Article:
Mayor Eric Adams named his housing leadership team Sunday — including a longtime fixture in New York politics once fined in a corruption case.
New Department of Housing Preservation and Development commissioner Adolfo Carrión paid a $10,000 conflict-of-interest fine — one of the steepest such penalties ever levied against a city worker — for misconduct 15 years ago while serving as Bronx borough president.
City investigators caught Carrión taking free home renovation work from an architect who was part of a team seeking his approval for a big Bronx development. That was in January 2007 — just two months before Carrión personally approved the development the architect had designed for a project called Boricua Village in Melrose.
The architect, Hugo Subotovsky, later admitted to the Daily News, “He got from me a gift because I didn’t send him a bill. That’s the way it is.”
In settling charges with the city Conflicts of Interest Board, Carrion admitted that he’d hired Subotovsky at the recommendation of Peter Fine, the builder putting up Boricua Village. Carrión described Fine as his “friend” and accepted tens of thousands of dollars in campaign contributions from Fine and his business partners.
A company Fine controlled, Fine Consulting & Developing Ltd., later pleaded guilty to criminal tax fraud and filing false business records charges and was ordered to pay a $250,000 fine.
Both Carrión and Fine are members of Adams’ transition team, advising the new mayor on housing issues. HPD enforces the housing code and awards affordable housing deals.
In announcing the appointment, Adams noted Carrion’s prior experience as Bronx borough president, as President Obama’s urban affairs czar and as administrator of the U.S. Department of Housing & Urban Development’s New York-New Jersey regional office. He did not mention Carrion’s $10,000 fine.
Late Monday, Adams spokesperson Charles Lutvak noted that Carrion had acknowledged and remedied the error in judgment pertaining to this voluntary settlement, which was resolved more than a decade ago.
“Adolfo Carrión has had a distinguished career in public service, and we are thrilled he is joining the administration to make New York a more affordable and equitable city. He has exhibited a deep commitment to the practices of good government that New Yorkers expect and deserve from their public servants,” Lutvak stated.
Fine and Carrión did not respond to requests for comment.
Carrión’s involvement with the architect began in 2006 when he asked Fine to recommend someone for renovations he was planning at his City Island home. At the time, Fine was seeking Carrión’s approval for Boricua Village, a large mixed-use project in Melrose that included a 14-story tower for Boricua College and 700 units of middle- and lower-income housing.
Carrion told investigators that Fine recommended Subotovsky, who had worked with Fine on multiple projects including Boricua Village. Subotovsky did the work on Carrión’s house in January 2007 but did not submit a bill for work he later estimated was worth about $4,200. Carrion approved Boricua Village weeks later in March 2007, and later sponsored $7.5 million in taxpayer funds for the project.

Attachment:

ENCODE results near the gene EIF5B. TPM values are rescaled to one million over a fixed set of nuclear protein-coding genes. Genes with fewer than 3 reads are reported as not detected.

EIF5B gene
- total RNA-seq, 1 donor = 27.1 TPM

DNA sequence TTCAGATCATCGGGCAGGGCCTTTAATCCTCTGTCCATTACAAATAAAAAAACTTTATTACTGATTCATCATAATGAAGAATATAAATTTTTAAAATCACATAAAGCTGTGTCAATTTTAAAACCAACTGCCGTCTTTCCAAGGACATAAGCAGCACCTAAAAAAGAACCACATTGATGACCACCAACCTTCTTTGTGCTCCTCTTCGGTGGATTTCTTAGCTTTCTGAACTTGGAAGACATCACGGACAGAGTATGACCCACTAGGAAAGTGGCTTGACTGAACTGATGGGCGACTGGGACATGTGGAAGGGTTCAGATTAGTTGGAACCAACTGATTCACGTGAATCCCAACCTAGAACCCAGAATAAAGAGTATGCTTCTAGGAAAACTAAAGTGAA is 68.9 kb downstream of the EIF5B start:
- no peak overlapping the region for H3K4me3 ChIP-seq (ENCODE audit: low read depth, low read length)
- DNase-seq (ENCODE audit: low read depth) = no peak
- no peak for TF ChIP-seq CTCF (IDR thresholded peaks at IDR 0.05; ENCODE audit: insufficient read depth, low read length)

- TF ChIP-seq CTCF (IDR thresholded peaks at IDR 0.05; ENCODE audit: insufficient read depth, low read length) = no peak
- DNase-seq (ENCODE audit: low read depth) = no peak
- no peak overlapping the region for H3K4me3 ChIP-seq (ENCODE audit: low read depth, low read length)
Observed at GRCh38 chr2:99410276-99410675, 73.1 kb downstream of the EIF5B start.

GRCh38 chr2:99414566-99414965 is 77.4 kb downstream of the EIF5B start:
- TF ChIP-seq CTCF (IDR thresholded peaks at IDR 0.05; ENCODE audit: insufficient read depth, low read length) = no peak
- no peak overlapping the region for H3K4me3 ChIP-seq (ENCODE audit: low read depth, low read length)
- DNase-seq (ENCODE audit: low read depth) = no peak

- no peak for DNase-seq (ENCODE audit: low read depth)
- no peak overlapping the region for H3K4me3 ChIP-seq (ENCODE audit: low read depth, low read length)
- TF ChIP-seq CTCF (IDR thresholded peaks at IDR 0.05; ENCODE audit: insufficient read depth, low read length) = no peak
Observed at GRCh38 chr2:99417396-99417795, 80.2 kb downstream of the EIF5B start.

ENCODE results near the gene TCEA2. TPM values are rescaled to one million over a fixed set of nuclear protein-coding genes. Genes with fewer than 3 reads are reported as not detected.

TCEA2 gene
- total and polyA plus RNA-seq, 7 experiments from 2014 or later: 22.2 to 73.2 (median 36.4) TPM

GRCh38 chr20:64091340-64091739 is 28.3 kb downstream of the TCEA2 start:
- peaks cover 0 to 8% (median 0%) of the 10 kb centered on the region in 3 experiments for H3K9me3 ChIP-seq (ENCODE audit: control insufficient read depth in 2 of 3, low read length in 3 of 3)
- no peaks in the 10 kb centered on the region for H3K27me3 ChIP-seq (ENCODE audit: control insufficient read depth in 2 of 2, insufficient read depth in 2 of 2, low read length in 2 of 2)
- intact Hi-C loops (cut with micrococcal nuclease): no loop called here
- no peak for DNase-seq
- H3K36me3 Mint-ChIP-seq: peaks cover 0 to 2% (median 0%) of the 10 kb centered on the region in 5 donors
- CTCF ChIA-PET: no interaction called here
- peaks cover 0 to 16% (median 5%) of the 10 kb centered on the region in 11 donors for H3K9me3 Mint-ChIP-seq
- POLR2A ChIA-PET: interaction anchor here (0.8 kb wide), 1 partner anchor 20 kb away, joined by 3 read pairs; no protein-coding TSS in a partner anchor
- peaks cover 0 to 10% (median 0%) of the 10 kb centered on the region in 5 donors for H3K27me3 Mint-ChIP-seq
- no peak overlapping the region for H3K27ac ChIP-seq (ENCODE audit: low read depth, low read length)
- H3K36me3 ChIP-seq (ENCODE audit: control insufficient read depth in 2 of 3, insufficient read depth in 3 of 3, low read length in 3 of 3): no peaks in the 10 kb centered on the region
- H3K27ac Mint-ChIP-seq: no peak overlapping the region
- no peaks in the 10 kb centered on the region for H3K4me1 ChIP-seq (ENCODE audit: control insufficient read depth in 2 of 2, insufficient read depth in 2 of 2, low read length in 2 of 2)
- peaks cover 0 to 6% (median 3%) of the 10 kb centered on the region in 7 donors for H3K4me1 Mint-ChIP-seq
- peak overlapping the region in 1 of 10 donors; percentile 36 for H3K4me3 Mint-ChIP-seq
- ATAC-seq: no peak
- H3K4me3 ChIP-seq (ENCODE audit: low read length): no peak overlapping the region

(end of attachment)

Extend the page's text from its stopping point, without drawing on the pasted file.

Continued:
Two years later, in March 2009 the Daily News confronted Carrión about the architect’s work. He ultimately admitted he’d never had a written contract for Subotovsky’s work and that he hadn’t paid for it. The city Department of Investigation and Bronx District Attorney opened a probe, and soon after Carrión wrote Subotovsky a check for $4,247.50.
The Bronx DA did not pursue charges, but DOI found that in retaining the architect’s services while Boricua Village was seeking his approval, Carrión was “in conflict with the proper discharge of his official duties.”
They referred the case to the Conflicts of Interest Board, which worked out the $10,000 settlement in November 2011. Out of hundreds of city workers cited for ethical violations since 2008, only about a dozen have been fined $10,000 or more.
During this time DOI was also investigating Fine, Carrión’s “friend” who’d recommended Subotovsky. In April 2009 they raided the Manhattan office of another Fine entity, Atlantic Development Group, carrying out boxes of records. By then Fine and his business partners had written more than $50,000 in campaign checks to Carrión, campaign finance records show.
Ultimately, Fine Consulting & Developing Ltd. pleaded guilty to filing false business records and criminal tax fraud charges. In June 2012 a judge ordered the company to pay a $250,000 fine, according to the Manhattan District Attorney.
More recently, the Manhattan U.S. attorney filed a civil rights suit against Fine and the Atlantic Development Group, charging that they have violated federal regulations requiring that buildings be accessible to people with disabilities.
In October 2019, the U.S. attorney alleged Fine and Atlantic “designed and constructed more than 6,000 apartments in 68 residential buildings through the Bronx, Manhattan and Westchester County that do not comply with the FHA’s accessibility requirements.”
Both sides reached a settlement in October 2020 with the prosecutor dropping the suit against Atlantic and Fine after Atlantic paid a $30,000 fine and $600,000 in restitution to “compensate any aggrieved parties.”
Atlantic Development Group continues to build affordable housing in New York City and recently received state funding for several projects here. The agency Carrión is about to run arranges financing for projects like those Atlantic Development Group builds.
Carrión, meanwhile, could have to navigate more potential conflict of interest problems arising from his recent work as an executive with two consulting firms that work on affordable housing: Metro Futures LLC and Stagg Group.
Metro Futures LLC and Stagg Group list four affordable housing projects currently in planning, including a 542-unit Whitlock Plaza Housing in the Longwood section of The Bronx.